Students are required to post their primary response (200-word minimum). Students will respond to at least 2 other postings (150 words minimum each). Should employers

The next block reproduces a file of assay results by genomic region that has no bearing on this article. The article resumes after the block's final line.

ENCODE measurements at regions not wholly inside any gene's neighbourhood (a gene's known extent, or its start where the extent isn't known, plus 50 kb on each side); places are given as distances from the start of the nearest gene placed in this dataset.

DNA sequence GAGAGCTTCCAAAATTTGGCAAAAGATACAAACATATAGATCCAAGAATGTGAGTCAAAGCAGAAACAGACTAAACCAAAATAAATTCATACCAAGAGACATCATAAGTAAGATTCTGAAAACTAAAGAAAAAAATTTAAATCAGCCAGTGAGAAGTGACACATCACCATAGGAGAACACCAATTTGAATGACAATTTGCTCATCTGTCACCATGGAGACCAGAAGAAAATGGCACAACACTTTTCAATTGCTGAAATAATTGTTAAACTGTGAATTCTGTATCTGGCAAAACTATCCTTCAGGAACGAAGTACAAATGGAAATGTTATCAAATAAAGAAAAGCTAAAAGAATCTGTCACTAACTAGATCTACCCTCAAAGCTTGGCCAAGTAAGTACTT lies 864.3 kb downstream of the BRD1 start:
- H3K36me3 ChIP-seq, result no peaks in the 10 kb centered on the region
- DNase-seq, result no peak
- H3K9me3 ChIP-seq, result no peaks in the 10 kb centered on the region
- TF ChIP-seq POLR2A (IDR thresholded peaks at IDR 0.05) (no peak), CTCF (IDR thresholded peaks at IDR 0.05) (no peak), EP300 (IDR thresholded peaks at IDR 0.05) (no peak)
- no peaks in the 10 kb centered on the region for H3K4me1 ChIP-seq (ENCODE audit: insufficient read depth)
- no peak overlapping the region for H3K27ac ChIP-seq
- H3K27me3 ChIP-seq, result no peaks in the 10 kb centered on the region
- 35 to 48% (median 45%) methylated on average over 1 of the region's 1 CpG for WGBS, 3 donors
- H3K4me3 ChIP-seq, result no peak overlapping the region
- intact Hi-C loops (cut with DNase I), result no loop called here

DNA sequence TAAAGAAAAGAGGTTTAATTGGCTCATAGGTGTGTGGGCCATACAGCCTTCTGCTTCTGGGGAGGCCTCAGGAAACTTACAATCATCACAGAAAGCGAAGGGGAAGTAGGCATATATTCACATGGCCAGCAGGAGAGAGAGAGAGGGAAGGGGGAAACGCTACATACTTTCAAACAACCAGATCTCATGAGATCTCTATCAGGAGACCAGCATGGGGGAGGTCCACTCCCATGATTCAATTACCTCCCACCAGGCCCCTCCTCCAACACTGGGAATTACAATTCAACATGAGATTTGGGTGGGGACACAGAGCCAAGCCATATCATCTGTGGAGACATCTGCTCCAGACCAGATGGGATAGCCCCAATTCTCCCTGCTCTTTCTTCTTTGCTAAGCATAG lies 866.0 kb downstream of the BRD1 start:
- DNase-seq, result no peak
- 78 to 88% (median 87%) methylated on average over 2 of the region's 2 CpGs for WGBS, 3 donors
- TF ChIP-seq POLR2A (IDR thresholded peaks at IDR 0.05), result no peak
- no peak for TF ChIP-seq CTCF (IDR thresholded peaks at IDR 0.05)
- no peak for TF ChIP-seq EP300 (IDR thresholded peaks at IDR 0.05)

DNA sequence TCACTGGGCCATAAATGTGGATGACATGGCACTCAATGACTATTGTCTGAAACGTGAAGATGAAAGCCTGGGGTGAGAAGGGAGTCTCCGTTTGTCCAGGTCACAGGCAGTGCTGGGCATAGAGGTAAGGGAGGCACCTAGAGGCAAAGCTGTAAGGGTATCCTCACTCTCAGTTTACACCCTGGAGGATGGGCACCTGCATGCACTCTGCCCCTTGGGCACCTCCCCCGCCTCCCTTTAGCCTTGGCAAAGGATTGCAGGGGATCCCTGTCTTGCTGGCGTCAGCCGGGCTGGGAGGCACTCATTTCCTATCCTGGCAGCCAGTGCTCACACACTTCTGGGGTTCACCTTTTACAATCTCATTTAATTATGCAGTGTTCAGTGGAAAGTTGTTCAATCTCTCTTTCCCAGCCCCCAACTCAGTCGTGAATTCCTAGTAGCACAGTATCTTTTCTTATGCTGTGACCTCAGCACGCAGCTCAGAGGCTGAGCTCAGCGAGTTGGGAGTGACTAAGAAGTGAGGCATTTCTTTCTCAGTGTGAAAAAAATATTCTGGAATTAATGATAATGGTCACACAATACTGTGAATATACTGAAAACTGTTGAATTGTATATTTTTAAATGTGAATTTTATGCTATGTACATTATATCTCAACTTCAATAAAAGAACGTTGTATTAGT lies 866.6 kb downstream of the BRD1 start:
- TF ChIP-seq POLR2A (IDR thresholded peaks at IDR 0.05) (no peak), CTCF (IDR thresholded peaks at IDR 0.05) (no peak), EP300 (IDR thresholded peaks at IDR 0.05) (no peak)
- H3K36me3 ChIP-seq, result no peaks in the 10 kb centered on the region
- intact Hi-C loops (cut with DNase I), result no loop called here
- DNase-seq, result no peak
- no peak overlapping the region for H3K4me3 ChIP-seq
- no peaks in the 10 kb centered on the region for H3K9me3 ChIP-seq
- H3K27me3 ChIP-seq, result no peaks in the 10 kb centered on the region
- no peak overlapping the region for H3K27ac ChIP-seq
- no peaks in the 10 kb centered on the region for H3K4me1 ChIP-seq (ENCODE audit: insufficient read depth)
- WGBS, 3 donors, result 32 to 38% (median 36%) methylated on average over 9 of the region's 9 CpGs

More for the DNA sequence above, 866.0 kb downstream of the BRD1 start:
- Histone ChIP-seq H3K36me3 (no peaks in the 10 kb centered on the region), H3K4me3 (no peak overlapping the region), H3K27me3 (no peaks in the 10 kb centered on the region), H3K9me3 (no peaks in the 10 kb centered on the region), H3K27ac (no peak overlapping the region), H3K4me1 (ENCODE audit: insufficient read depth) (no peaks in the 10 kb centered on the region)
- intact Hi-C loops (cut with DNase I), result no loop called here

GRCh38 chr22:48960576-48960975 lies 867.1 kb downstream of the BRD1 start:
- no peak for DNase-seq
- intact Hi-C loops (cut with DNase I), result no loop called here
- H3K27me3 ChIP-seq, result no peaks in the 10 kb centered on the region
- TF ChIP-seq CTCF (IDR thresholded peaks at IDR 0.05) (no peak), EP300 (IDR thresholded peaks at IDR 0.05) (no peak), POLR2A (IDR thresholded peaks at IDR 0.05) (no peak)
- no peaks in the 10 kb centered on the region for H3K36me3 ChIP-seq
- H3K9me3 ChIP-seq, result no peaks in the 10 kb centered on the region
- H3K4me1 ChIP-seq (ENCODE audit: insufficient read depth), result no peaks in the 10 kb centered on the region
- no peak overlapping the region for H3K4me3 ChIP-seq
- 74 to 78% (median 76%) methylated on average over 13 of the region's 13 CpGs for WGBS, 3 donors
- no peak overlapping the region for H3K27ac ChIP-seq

Students are required to post their primary response (200-word minimum). Students will respond to at least 2 other postings (150 words minimum each). Should employers have the right to regulate an employee off-duty, off-premise activity? REPLY – 1 (GARA) While we enjoy the conveniences and advancements that have been afforded to us through the use of technology, internet, and social media, there is a cost, our privacy. Before social media, the separation from work life and home life was more distinct. For most professions, the idea that their social life might interfere with their work life was almost absurd. However, there have always been a select group of professions in which work expectations often go beyond the 9 to 5 work schedule, such as politics, education, and healthcare. In these professions, individuals may find that they have an obligation to uphold their professions ethics and code of conduct while off the clock, in addition to their normal working schedule. The internet has increased accessibility and given individuals a world-wide platform to promote their personal opinions and behaviors. This has created another HRM issue that employers must find a way to successfully manage or mitigate. Trade secrets, confidential information, defamation of company image, and misuse of trademark are just a few of the concerns that employers are faced with today (Muller, 2013, p. 241). However, from the employee standpoint, the public platform has also given employers more opportunity to identify misconduct amongst their employees (Donelson, 2015). I believe that depending on the circumstances at hand, there are actions and behaviors that are disruptive to the workplace and/or that can damage a corporation’s brand or image. In these situations, the company should have the right to protect the interests of their business. I believe, that as individuals we must accept the cost that accompanies the luxuries of social medial and technology, and that is a portion of our privacy. References Muller, M. (2013). The manager’s guide to HR: Hiring, firing, performance evaluations, documentation, benefits, and everything else you need to know. New York, NY: SHRM. Donelson, B. (2015, May 19). Ah, Social Media: Blurring the Lines Between Work Life and Personal Life. Retrieved February 17, 2020, from https://www.bakerdonelson.com/Ah-Social-Media-Blurring-the-Lines-Between-Work-Life-and-Personal-Life REPLY – 2 (JACOB) Employers having the ability to control their employees while their off-duty has been a controversial topic for generations. Employees having the privacy and the right to act as they wish whenever off the premises is desirable. However, certain actions can be deemed inappropriate and the organization can consider this conflicting to their morals. This poor representation of the organization could even instigate some media controversy and cause the organization’s reputation to fail. Organizations are granted limited control to institute certain policies on their employees outside of their work hours. According to an article posted by Paycor, sexual harassment and certain threats can be grounds for the organization to take action against the employee. (Paycor, 2019) In an instance where an employee were to post material on social media conveying their extreme dislike for religious groups, this may cause some tension in the workplace that may need to be addressed. However, for the majority of actions that individuals engage outside of their workplace, the organization should have virtually no control over dictating these matters. Any instance that organizations deem extreme enough to cause some form of repercussion within the organization must be properly dictated and handled by the organization. These instances should be incredibly unique and have distinctly clear implications that would need to be addressed immediately. Only specifically trained managers should handle these cases and be given the appropriate resources needed to respond to such events. Outside of these dramatic instances, employers should not have the ability to control or hold employees accountable to the vast majority of activities they choose to engage in outside of work hours and off the property. Muller, M. (2013). New York: AMACOM. Paycor. (2019, February 5). . Retrieved from Paycor People Management: https://www.paycor.com/resource-center/ask-hr-can-we-tell-employees-how-to-behave-at-non-work-events

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